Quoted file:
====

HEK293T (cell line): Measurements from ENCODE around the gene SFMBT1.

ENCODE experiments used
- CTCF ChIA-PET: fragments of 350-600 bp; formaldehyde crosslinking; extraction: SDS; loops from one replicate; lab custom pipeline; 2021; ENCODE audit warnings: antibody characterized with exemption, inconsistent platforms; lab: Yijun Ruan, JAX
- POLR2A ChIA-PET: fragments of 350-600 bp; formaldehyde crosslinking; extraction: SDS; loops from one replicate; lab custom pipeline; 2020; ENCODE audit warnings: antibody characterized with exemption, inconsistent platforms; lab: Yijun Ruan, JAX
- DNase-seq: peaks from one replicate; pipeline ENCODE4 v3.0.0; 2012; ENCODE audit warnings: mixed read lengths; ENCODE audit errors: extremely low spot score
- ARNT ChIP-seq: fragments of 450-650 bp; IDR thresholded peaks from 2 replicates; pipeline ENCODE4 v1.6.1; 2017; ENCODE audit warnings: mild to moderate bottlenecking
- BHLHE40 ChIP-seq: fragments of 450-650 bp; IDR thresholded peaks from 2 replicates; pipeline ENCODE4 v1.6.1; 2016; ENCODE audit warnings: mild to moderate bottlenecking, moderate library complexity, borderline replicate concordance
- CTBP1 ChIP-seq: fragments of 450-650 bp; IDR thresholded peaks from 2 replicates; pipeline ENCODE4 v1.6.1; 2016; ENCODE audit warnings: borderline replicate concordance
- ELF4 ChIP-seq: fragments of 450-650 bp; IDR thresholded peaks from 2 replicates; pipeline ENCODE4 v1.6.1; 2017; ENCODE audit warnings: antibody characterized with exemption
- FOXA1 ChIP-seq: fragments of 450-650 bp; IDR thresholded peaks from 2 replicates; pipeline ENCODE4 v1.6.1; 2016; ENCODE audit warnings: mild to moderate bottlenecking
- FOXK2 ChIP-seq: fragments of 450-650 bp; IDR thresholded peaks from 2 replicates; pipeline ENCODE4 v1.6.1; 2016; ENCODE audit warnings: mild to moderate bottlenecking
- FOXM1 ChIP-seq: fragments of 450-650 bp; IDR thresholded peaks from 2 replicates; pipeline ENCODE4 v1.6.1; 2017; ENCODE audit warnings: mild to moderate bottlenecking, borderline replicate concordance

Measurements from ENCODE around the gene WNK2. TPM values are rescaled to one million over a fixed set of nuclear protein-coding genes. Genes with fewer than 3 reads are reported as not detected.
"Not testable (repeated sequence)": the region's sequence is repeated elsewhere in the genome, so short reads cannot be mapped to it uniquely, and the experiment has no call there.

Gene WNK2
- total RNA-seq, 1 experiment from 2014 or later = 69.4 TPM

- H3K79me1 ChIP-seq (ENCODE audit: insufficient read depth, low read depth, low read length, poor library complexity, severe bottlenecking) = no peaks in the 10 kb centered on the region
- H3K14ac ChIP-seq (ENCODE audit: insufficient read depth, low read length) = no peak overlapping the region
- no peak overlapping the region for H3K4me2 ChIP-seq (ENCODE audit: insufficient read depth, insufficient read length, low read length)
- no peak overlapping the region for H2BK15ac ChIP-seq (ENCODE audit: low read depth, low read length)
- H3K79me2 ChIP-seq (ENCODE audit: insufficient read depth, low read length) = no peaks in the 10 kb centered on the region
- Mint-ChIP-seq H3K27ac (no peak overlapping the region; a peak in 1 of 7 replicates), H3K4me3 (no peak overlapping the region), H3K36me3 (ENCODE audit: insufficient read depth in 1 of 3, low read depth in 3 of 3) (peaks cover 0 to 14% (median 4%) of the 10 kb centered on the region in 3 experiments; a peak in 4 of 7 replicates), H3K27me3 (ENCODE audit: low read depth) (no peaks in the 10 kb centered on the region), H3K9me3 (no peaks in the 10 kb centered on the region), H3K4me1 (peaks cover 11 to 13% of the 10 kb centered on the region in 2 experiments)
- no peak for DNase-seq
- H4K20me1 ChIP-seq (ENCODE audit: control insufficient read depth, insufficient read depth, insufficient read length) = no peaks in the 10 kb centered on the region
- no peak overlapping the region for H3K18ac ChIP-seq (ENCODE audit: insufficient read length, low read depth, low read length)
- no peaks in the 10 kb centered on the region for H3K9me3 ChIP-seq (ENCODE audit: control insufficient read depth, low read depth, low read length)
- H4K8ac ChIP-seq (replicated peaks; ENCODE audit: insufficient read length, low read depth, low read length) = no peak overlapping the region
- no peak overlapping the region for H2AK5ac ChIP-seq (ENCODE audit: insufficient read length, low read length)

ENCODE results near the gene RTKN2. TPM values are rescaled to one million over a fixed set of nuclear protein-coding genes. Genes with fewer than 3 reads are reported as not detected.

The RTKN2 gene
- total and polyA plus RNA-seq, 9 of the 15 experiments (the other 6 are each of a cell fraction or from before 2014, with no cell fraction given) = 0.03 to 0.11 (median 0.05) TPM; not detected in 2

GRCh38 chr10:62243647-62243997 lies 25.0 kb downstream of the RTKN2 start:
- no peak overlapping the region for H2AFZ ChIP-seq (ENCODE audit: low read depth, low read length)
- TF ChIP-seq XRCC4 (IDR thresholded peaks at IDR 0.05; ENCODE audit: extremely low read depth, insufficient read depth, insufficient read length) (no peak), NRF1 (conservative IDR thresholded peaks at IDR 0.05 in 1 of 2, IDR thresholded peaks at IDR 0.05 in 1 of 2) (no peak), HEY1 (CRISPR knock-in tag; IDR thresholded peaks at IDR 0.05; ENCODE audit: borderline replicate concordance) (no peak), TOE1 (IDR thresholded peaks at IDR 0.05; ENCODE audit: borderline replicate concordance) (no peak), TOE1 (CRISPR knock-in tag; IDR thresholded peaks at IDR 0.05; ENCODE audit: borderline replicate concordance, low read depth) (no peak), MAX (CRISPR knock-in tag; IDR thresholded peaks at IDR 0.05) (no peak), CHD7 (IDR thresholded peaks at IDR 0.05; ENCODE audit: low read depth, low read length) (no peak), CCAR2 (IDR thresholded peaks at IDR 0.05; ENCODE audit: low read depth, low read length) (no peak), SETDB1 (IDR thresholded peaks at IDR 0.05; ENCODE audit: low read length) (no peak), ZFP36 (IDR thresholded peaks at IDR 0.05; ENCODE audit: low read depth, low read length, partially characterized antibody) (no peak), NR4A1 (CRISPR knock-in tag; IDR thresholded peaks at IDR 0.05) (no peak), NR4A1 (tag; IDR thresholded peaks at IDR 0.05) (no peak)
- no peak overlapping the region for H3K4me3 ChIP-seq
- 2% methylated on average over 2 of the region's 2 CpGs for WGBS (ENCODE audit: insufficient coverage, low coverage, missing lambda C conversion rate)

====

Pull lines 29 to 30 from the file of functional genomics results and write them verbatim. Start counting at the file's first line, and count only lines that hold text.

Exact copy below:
ENCODE results near the gene RTKN2. TPM values are rescaled to one million over a fixed set of nuclear protein-coding genes. Genes with fewer than 3 reads are reported as not detected.

The RTKN2 gene